Members of Parliament have failed to block the consideration of the now controversial Public Order Management Bill.
MPs, mainly from the opposition, had wanted the Speaker of Parliament, Rebecca Kadaga to halt debate on the bill citing a constitutional court petition against the Bill.
Butambala MP, Muwanga Kivumbi petitioned the constitutional court asking to stop debate on the Public Order Management.
He said the debate on the Bill in parliament would contradict the constitutional provisions that prevent parliament from enacting laws that turn around court rulings and orders.
Rukiga County MP Jack Sabiti came armed with a letter from the constitutional court and asked Kadaga not to proceed on the matter saying that violates Rule 64 of the Parliamentary Rules of Procedure. The rule stops parliament from debating matters before courts.
Kadaga however said she had not been officially served by Kivumbi’s lawyers or the court.
Deputy Attorney General Freddy Ruhindi agreed there was a petition in court but said the subjudice rule would only come up after Kivumbi’s and Attorney General’s lawyers meet.
The debate on the Bill proceeded after several minutes of standoff on Wednesday. Kadaga then deferred the debate on the Bill after the House failed to agree on several clauses in the Bill.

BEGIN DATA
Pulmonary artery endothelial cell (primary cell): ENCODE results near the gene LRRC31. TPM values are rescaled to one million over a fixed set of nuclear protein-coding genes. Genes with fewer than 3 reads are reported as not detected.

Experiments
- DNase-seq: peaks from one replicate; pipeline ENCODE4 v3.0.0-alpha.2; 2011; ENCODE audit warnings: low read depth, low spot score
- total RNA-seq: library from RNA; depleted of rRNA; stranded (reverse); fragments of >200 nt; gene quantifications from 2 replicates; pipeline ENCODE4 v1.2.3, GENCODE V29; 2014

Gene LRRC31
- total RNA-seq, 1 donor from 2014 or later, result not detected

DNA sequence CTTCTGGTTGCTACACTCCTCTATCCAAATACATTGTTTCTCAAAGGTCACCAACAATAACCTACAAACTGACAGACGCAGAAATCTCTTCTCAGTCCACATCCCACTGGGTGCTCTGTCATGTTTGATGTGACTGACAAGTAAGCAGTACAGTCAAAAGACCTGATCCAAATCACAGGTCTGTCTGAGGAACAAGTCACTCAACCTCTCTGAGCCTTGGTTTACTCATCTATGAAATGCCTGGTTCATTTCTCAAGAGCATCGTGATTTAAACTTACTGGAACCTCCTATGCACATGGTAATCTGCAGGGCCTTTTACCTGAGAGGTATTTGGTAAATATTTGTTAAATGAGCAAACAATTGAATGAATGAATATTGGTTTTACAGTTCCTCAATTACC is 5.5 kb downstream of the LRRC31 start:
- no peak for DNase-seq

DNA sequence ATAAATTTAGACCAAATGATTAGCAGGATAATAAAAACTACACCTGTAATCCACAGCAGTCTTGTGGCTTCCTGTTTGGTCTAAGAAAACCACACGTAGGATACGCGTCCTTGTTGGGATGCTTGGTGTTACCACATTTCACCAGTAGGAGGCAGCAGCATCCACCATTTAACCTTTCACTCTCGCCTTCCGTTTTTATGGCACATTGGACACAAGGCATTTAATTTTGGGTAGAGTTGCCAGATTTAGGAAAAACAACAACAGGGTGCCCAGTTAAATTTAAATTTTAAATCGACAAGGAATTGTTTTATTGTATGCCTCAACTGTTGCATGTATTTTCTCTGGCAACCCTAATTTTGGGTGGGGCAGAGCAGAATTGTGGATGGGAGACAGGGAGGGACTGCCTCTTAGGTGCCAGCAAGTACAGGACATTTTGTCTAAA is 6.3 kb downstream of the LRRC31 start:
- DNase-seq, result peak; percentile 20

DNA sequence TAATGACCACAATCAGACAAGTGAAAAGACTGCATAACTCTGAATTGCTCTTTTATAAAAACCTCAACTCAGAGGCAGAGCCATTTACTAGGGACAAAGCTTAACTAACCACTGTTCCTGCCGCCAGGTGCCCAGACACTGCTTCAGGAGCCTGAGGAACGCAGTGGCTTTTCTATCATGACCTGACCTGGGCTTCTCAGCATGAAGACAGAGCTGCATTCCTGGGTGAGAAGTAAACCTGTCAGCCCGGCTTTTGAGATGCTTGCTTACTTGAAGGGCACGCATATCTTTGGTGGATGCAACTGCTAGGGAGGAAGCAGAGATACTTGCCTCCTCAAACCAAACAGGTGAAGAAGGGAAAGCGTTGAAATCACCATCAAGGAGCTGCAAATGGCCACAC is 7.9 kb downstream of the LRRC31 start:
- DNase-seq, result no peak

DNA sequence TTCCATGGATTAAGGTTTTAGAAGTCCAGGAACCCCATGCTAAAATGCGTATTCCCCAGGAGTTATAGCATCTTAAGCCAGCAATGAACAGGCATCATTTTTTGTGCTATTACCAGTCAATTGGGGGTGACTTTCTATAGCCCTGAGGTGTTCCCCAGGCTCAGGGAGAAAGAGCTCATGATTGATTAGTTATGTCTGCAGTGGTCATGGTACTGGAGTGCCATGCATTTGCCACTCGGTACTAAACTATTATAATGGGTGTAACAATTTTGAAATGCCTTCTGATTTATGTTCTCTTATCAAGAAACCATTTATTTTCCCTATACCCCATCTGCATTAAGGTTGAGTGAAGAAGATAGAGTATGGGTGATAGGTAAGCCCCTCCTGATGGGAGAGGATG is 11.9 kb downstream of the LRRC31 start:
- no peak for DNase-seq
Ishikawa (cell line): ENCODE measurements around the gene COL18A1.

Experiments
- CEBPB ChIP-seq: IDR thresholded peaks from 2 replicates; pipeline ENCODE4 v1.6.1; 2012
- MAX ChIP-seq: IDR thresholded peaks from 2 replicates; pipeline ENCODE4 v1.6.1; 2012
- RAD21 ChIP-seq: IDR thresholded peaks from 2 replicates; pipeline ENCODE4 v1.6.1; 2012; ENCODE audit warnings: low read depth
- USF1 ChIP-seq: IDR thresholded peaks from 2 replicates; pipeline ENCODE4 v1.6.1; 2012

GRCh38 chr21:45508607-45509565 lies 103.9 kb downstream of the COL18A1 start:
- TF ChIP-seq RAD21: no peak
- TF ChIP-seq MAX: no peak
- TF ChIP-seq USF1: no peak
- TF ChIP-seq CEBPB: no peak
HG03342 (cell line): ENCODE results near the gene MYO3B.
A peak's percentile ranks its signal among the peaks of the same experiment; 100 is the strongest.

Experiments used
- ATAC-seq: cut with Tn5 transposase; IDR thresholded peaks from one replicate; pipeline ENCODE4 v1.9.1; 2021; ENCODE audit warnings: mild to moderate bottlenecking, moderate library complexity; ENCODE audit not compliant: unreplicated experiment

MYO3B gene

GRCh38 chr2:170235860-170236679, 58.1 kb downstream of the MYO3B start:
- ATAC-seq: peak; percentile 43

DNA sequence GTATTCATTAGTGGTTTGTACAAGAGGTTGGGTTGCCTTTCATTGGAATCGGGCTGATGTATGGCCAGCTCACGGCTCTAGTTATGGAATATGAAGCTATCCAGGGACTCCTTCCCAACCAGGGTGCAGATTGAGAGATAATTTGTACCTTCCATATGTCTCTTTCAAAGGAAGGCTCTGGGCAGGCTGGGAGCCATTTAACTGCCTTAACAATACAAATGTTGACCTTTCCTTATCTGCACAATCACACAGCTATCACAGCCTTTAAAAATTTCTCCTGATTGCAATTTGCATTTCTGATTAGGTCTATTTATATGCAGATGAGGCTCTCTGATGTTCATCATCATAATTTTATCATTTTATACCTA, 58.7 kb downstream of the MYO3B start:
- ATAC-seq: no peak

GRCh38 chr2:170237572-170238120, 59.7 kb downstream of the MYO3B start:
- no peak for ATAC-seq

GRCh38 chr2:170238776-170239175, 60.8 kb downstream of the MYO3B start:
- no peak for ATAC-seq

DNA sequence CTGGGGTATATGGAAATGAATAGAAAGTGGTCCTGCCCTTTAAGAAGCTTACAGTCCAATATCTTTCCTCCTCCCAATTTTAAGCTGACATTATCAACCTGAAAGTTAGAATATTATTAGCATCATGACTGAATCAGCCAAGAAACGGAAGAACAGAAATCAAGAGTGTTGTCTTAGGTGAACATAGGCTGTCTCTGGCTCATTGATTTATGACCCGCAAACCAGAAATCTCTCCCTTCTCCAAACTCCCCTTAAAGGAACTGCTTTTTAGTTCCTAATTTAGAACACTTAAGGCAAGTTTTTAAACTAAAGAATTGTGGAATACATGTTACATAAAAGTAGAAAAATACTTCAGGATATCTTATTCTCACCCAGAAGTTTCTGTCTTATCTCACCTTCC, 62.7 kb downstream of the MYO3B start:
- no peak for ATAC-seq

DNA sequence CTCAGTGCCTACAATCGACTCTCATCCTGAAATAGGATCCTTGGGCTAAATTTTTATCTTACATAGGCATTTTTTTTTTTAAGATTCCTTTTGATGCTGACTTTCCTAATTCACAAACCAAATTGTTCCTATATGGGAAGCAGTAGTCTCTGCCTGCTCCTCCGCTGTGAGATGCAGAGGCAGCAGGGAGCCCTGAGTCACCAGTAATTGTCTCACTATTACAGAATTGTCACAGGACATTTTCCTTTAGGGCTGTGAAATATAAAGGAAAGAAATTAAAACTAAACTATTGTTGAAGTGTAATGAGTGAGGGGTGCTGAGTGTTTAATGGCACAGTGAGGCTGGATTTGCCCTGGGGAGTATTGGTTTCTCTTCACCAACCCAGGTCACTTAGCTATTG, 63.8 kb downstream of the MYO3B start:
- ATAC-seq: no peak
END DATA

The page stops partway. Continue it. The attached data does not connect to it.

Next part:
One of the areas of contention was on a definition of what constitutes a public meeting. The Bill had defined a public meeting as a meeting of up to three persons.
Prime Minister, Amama Mbabazi asked for more time until next week for cabinet to agree on some of the contentious clauses of the Bill.
The Bill, among others, requires organisers of public meetings to give a seven day notice to the Inspector General of Police (IGP) of their intention to hold a public meeting.
State Minister for Internal Affairs, James Baba however insists it is aimed at prescribing measures for safeguarding public order. He says it is not aimed at compromising the principles of democracy, freedom of association and freedom of speech.